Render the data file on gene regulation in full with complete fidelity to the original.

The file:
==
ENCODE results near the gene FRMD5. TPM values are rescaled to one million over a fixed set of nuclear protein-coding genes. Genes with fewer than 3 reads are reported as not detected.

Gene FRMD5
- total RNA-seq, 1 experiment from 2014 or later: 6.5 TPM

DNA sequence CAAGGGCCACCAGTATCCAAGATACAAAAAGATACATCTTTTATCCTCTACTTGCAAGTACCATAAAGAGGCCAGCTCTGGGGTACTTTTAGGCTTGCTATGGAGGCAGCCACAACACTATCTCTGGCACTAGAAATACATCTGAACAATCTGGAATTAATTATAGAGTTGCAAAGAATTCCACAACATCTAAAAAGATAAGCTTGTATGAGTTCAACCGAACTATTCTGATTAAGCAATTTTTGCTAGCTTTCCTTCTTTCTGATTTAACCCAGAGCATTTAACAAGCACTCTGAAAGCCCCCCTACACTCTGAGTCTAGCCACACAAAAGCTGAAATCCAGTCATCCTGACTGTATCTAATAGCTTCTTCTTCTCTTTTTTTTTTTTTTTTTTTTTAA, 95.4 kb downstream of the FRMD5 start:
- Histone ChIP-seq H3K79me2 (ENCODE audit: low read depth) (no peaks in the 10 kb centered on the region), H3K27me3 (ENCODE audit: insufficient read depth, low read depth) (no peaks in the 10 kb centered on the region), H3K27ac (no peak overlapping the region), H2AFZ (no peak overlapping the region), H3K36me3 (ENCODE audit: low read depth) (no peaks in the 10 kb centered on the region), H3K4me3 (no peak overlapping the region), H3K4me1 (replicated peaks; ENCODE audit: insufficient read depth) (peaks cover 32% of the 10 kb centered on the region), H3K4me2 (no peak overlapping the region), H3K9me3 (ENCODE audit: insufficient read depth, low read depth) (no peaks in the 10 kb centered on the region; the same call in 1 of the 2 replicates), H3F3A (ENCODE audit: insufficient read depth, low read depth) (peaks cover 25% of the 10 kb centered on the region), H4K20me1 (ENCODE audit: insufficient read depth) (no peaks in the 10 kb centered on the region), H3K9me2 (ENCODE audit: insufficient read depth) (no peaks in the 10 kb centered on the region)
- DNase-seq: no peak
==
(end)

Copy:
ENCODE results near the gene FRMD5. TPM values are rescaled to one million over a fixed set of nuclear protein-coding genes. Genes with fewer than 3 reads are reported as not detected.

Gene FRMD5
- total RNA-seq, 1 experiment from 2014 or later: 6.5 TPM

DNA sequence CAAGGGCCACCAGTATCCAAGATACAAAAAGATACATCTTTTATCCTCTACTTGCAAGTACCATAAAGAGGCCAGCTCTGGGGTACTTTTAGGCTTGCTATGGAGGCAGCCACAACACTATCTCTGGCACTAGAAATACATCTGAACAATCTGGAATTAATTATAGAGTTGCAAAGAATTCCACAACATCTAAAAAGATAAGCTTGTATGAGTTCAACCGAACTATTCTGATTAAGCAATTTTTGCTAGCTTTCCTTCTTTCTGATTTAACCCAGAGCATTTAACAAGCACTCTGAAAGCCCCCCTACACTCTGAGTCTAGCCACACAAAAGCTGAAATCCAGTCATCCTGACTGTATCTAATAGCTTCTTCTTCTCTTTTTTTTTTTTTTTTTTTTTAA, 95.4 kb downstream of the FRMD5 start:
- Histone ChIP-seq H3K79me2 (ENCODE audit: low read depth) (no peaks in the 10 kb centered on the region), H3K27me3 (ENCODE audit: insufficient read depth, low read depth) (no peaks in the 10 kb centered on the region), H3K27ac (no peak overlapping the region), H2AFZ (no peak overlapping the region), H3K36me3 (ENCODE audit: low read depth) (no peaks in the 10 kb centered on the region), H3K4me3 (no peak overlapping the region), H3K4me1 (replicated peaks; ENCODE audit: insufficient read depth) (peaks cover 32% of the 10 kb centered on the region), H3K4me2 (no peak overlapping the region), H3K9me3 (ENCODE audit: insufficient read depth, low read depth) (no peaks in the 10 kb centered on the region; the same call in 1 of the 2 replicates), H3F3A (ENCODE audit: insufficient read depth, low read depth) (peaks cover 25% of the 10 kb centered on the region), H4K20me1 (ENCODE audit: insufficient read depth) (no peaks in the 10 kb centered on the region), H3K9me2 (ENCODE audit: insufficient read depth) (no peaks in the 10 kb centered on the region)
- DNase-seq: no peak